“To what purpose is the multitude of your sacrifices unto me? saith the LORD: I am full of the burnt offerings of rams, and the fat of fed beasts; and I delight not in the blood of bullocks, or of lambs, or of he goats.” (Isa 1:11)
This verse is an offer of mercy and pardon with no mention of sacrifices:
“Let the wicked forsake his way, and the unrighteous man his thoughts: and let him return unto the LORD, and he will have mercy upon him; and to our God, for he will abundantly pardon.” (Isa 55:7)
“For I spake not unto your fathers, nor commanded them in the day that I brought them out of the land of Egypt, concerning burnt offerings or sacrifices: But this thing commanded I them, saying, Obey my voice, and I will be your God, and ye shall be my people: and walk ye in all the ways that I have commanded you, that it may be well unto you. But they hearkened not, nor inclined their ear, but walked in the counsels and in the imagination of their evil heart, and went backward, and not forward.” (Jer 7:22-24)
“For I desired mercy, and not sacrifice; and the knowledge of God more than burnt offerings.” (Hosea 6:6)
“Though ye offer me burnt offerings and your meat offerings, I will not accept them: neither will I regard the peace offerings of your fat beasts.” (Amos 5:22)
“Wherewith shall I come before the LORD, and bow myself before the high God? shall I come before him with burnt offerings, with calves of a year old? Will the LORD be pleased with thousands of rams, or with ten thousands of rivers of oil? shall I give my firstborn for my transgression, the fruit of my body for the sin of my soul? He hath shewed thee, O man, what is good; and what doth the LORD require of thee, but to do justly, and to love mercy, and to walk humbly with thy God?” (Micah 6:6-8)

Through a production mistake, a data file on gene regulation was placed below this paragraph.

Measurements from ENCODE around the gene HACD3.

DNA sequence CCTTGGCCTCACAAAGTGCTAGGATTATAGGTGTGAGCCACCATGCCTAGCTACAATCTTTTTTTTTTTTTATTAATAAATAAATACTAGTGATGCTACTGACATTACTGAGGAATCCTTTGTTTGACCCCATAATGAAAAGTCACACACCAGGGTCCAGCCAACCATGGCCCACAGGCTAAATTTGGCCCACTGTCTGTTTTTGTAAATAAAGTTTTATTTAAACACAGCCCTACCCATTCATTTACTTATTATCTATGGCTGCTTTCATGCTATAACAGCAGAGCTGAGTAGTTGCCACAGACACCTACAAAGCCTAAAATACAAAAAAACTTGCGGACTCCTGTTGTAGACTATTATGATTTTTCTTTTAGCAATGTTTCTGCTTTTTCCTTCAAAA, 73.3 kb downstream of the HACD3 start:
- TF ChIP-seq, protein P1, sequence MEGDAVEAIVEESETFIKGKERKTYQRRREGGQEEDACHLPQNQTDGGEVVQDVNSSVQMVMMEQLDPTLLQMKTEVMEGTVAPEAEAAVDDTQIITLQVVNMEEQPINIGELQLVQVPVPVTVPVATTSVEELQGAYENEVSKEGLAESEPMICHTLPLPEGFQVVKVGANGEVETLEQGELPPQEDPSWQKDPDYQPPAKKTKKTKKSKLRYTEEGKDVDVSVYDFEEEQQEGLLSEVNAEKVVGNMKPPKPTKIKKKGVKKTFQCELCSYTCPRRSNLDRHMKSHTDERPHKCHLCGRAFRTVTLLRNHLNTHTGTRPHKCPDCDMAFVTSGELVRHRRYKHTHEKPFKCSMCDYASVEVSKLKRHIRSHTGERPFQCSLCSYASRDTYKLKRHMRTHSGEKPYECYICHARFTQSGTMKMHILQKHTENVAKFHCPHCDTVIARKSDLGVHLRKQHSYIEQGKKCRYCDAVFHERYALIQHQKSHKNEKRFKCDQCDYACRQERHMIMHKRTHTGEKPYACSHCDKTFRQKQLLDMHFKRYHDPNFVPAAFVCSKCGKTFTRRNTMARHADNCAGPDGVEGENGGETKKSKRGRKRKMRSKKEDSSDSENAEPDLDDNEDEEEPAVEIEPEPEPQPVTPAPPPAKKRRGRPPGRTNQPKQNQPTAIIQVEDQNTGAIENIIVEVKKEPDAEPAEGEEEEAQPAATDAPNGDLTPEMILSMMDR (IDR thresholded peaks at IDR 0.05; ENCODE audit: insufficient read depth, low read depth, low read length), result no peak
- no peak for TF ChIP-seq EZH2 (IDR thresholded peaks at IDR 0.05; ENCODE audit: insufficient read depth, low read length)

“But if ye had known what this meaneth, I will have mercy, and not sacrifice, ye would not have condemned the guiltless.” (Matt 12:7)
So how are we to understand that God did not desire sacrifices yet, in many cases, gave instruction concerning them? Perhaps He was giving what would be best for sinners; what He knew they would need so that they could believe they were forgiven.
“And the LORD commanded us to do all these statutes, to fear the LORD our God, for our good always, that he might preserve us alive, as it is at this day.” (Deut 6:24)
Here is a very important verse in considering this question:
“For it is not possible that the blood of bulls and of goats should take away sins. Wherefore when he cometh into the world, he saith, Sacrifice and offering thou wouldest not, but a body hast thou prepared me: In burnt offerings and sacrifices for sin thou hast had no pleasure.” (Heb 10:4-6)
Also, this verse:
“And every priest standeth daily ministering and offering oftentimes the same sacrifices, which can never take away sins:” (Heb 10:11)
It is quite apparent that sacrifices were not to take away sins; this they could never do.
This may be just another example of Divine accommodation – God giving us what we want or need even though it may not have been in God’s original plan or His ideal. This may seem almost heretical but think of this question:
Did Jesus die for us first so that God could then forgive us or did God’s attitude of love and forgiveness lead to Him granting that Jesus die for us?
Perhaps there is a reason why the King James Version says of God 41 times “his mercy endureth for ever.” Perhaps He does forgive all sin just like the Word says.